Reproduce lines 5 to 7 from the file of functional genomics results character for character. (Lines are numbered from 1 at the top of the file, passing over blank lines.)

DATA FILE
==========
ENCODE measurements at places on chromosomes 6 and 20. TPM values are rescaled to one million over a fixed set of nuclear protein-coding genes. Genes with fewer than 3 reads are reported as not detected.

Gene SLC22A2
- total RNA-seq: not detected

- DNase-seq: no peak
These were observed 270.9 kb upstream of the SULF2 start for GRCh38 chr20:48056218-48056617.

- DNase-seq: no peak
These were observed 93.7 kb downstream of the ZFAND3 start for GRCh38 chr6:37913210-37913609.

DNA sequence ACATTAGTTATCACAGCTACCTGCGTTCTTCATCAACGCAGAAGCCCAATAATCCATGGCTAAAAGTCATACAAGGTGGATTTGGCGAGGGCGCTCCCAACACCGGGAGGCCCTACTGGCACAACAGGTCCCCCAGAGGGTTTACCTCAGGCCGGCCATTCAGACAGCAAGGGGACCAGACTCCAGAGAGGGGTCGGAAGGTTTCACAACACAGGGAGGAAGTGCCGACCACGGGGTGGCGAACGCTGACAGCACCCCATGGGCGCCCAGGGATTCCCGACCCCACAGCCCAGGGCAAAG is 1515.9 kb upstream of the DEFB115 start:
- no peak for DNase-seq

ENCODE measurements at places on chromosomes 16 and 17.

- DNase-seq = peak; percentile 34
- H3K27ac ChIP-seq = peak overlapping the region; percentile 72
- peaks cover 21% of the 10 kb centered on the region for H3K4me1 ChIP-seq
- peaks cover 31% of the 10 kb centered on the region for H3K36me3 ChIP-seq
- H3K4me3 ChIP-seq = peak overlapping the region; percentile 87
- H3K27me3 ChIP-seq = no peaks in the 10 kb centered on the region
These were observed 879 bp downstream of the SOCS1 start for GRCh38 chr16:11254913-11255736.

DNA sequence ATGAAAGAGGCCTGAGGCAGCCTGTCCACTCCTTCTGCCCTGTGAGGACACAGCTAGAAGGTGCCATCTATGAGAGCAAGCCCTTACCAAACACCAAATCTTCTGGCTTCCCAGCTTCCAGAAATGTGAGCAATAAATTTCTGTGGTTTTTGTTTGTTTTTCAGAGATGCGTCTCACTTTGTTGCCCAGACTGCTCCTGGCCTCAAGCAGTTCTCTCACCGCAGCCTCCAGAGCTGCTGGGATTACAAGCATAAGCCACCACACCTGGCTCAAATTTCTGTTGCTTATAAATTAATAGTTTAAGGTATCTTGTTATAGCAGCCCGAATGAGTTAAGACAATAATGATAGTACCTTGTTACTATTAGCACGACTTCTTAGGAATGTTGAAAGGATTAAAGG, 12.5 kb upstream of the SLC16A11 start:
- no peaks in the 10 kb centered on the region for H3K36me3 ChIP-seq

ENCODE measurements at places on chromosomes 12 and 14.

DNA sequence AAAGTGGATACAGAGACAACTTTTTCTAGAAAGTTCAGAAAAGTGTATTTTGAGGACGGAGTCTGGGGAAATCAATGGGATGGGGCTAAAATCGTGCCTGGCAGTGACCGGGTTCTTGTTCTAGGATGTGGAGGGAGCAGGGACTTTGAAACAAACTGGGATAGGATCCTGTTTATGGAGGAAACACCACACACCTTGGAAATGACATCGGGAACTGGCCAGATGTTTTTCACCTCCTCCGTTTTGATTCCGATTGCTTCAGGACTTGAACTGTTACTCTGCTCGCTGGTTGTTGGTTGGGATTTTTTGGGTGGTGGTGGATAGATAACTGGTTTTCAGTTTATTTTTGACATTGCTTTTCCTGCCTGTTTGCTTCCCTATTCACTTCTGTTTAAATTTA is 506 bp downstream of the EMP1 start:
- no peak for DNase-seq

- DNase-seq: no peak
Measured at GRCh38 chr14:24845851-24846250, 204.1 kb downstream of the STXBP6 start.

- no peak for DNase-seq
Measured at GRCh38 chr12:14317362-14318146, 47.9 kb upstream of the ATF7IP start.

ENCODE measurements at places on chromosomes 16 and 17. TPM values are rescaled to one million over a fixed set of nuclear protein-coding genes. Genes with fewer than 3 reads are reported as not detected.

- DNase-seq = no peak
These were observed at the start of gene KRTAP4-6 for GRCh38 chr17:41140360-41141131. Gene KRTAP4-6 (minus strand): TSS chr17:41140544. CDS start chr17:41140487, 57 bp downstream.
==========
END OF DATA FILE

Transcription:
These were observed 270.9 kb upstream of the SULF2 start for GRCh38 chr20:48056218-48056617.

- DNase-seq: no peak
These were observed 93.7 kb downstream of the ZFAND3 start for GRCh38 chr6:37913210-37913609.